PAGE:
English 7520

Topics in Contemporary Culture:
Darwin, Marx, and their Legacies

Fall 2006, Monday, 6pm-9pm, 165 Old Main
Steven Shaviro (313-577-5475; 5057 Woodward, room 9309; office hours Monday 3-5pm and by appointment)

Course Description

This class starts from the premise that Charles Darwin and Karl Marx, arguably the two most influential thinkers of the nineteenth century, are still absolutely indispensable for understanding the world today, in the twenty-first. Although neither Darwin nor Marx would have described himself as a cultural theorist, their arguments and ideas are at the center of what we know today as cultural studies. The class will look at writings by Darwin and Marx, together with more recent works in their traditions. Together with Darwin, we will look at recent writing (by Richard Dawkins, Stephen J. Gould, Stuart Kauffman, Susan Oyama, Lynn Margulis and others) on the implications of evolutionary theory, and on the differing interpretations of its consequences for our conceptualization of life in general, and for the understanding of human society and culture today in particular. Together with Marx, we will look at more recent writing (by Adorno, Debord, Althusser, Virno, Negri, and others) that endeavors to work out the logic of social relations under capitalism, and the consequences of this logic for contemporary culture. 

Schedule of Classes

1.September 11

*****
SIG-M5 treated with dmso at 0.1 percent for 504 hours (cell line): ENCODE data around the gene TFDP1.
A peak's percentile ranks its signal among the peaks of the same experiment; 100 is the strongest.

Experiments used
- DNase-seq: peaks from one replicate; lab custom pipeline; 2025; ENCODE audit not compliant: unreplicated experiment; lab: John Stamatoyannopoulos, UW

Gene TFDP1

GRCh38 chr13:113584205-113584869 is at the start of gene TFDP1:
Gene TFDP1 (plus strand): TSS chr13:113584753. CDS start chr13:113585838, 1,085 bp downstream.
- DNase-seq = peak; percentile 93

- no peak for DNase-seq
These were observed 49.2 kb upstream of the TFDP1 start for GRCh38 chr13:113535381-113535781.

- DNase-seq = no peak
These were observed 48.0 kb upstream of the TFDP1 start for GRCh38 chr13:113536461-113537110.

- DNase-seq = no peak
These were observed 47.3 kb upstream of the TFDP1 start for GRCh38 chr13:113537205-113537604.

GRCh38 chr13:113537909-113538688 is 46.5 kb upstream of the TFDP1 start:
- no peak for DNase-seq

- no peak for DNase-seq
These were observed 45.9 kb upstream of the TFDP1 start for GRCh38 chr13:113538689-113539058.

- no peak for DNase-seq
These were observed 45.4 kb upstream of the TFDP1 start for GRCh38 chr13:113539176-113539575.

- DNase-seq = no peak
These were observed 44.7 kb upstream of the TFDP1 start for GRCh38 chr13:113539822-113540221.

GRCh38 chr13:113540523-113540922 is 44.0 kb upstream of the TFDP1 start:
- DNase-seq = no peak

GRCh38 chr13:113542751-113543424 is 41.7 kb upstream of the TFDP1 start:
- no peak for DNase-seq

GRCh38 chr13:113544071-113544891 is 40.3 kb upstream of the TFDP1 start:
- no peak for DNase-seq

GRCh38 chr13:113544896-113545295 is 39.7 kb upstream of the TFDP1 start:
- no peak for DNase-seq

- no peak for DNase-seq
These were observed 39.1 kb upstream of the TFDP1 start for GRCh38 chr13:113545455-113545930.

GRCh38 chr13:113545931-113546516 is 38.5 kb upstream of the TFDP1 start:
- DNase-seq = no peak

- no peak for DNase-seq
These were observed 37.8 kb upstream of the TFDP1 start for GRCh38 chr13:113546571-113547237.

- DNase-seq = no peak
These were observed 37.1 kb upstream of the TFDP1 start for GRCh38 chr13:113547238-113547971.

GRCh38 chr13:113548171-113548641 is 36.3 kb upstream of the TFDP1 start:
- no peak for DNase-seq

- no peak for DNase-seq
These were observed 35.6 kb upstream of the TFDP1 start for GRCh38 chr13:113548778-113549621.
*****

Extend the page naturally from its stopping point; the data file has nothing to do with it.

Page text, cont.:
Darwin, The Origin of Species

2.September 18
Darwin, The Descent of Man
(optional) Darwin, TheExpression of the Emotions in Man and Animals

3.September 25
Richard Dawkins, The Selfish Gene
Stephen Jay Gould and Richard Lewontin, "The Spandrels of San Marco and the Panglossian Paradigm" (available here or here)
An exchange between Steven Pinker and Stephen Jay Gould
Elizabeth Grosz, "Darwinian Matters: Life, Force, and Change" (from The Nick of Time)

4.October 2
Matt Ridley, The Agile Gene
Morse Peckham, "Darwinism and Darwinisticism"
Franco Moretti, "On Literary Evolution"

5.October 9
Jonathan Marks, What It Means to Be 98% Chimpanzee
Jonathan Marks, "The Realities of Races"
Richard Lewontin, "Confusions About Human Races"
Armand Marie Leroy, "A Family Tree in Every Gene"
Alan Goodman, "Two Questions About Races"

6.October 16
Susan Oyama, Evolution's Eye

7.October 23
Lynn Margulis, Symbiotic Planet
Stuart Kauffman, At Home in the Universe

8.October 30
Marx and Engels, Communist Manifesto
Marx, "Theses on Feuerbach"
Marx, Preface from A Contribution to the Critique of Political Economy
Marx, "The 18th Brumaire of Louis Bonaparte"
Marx, "Wages, Price, and Profit"

9.November 6
Marx, General Introduction to Grundrisse
Marx, selections from Capital
Marx, "Results of the Immediate Process of Production"

10.November 13
Theodor Adorno, Minima Moralia

11.November 20
Guy Debord, Society of the Spectacle

12.November 27
Louis Althusser, from For Marx: "Contradiction and Overdetermination"; "On the Materialist Dialectic"; "Marxism and Humanism"
Louis Althusser, "Ideology and Ideological State Apparatuses"

13.December 4
Paolo Virno, A Grammar of the Multitude
Michael Hardt and Antonio Negri, Empire, section 3.4, available online here.

14.December 11
Kojin Karatani, Transcritique

Class Requirements

The following books are available at Marwil Books:

Class requirements include participation in discussion, leading class discussion twice during the semester (once during the Darwin/Darwinism half of the class, and the other time during the Marx/Marxism half), and writing two 7- or 8-page papers. The first paper, on Darwin/Darwinism, is due on October 30; the second paper, on Marx/Marxism, is due on December 18.

Extra note: There are two lectures this semester which are particularly relevant for this class. Attendance at both is strongly urged and highly recommended.